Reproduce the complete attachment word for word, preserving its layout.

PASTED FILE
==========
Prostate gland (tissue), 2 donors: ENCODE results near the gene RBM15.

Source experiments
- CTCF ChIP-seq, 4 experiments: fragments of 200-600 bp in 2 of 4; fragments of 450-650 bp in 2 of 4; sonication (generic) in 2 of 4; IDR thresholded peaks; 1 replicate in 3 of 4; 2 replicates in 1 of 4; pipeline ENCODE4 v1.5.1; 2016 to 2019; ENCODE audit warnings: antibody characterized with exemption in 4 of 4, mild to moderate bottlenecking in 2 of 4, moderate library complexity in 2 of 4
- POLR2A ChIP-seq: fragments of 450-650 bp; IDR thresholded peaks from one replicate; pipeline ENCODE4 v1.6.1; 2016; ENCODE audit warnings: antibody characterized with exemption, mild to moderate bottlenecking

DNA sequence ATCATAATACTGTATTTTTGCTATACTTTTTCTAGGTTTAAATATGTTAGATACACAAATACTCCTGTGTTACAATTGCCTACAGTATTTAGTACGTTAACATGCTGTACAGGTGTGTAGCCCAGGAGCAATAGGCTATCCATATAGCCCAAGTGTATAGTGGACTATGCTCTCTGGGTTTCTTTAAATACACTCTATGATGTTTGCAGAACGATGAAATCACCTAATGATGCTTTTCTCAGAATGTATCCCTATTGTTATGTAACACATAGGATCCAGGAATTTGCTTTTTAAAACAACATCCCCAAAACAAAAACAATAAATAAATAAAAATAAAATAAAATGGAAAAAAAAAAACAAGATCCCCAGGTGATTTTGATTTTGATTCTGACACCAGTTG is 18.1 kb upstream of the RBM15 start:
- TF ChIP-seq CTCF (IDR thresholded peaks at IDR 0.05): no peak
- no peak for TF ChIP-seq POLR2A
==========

Prostate gland (tissue), 2 donors: ENCODE results near the gene RBM15.

Source experiments
- CTCF ChIP-seq, 4 experiments: fragments of 200-600 bp in 2 of 4; fragments of 450-650 bp in 2 of 4; sonication (generic) in 2 of 4; IDR thresholded peaks; 1 replicate in 3 of 4; 2 replicates in 1 of 4; pipeline ENCODE4 v1.5.1; 2016 to 2019; ENCODE audit warnings: antibody characterized with exemption in 4 of 4, mild to moderate bottlenecking in 2 of 4, moderate library complexity in 2 of 4
- POLR2A ChIP-seq: fragments of 450-650 bp; IDR thresholded peaks from one replicate; pipeline ENCODE4 v1.6.1; 2016; ENCODE audit warnings: antibody characterized with exemption, mild to moderate bottlenecking

DNA sequence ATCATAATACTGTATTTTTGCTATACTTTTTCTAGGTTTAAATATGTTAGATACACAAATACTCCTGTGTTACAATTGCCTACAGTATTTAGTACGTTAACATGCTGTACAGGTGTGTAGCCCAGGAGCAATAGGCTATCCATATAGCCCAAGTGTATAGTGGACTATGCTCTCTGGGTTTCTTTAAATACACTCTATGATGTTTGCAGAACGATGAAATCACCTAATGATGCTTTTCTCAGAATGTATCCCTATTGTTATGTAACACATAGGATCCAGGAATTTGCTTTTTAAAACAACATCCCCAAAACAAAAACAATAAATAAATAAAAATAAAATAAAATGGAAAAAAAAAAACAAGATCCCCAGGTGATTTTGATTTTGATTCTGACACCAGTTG is 18.1 kb upstream of the RBM15 start:
- TF ChIP-seq CTCF (IDR thresholded peaks at IDR 0.05): no peak
- no peak for TF ChIP-seq POLR2A